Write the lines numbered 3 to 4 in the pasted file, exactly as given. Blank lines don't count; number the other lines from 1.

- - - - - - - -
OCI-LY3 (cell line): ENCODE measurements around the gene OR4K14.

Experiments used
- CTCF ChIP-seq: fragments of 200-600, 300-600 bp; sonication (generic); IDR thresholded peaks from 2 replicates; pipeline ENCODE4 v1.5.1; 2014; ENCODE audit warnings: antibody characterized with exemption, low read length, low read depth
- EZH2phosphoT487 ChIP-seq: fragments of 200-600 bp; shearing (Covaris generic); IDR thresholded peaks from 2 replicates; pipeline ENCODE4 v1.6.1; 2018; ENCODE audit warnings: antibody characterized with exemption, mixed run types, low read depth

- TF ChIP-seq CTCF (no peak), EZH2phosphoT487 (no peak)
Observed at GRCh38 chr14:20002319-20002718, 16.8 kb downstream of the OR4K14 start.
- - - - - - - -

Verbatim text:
- CTCF ChIP-seq: fragments of 200-600, 300-600 bp; sonication (generic); IDR thresholded peaks from 2 replicates; pipeline ENCODE4 v1.5.1; 2014; ENCODE audit warnings: antibody characterized with exemption, low read length, low read depth
- EZH2phosphoT487 ChIP-seq: fragments of 200-600 bp; shearing (Covaris generic); IDR thresholded peaks from 2 replicates; pipeline ENCODE4 v1.6.1; 2018; ENCODE audit warnings: antibody characterized with exemption, mixed run types, low read depth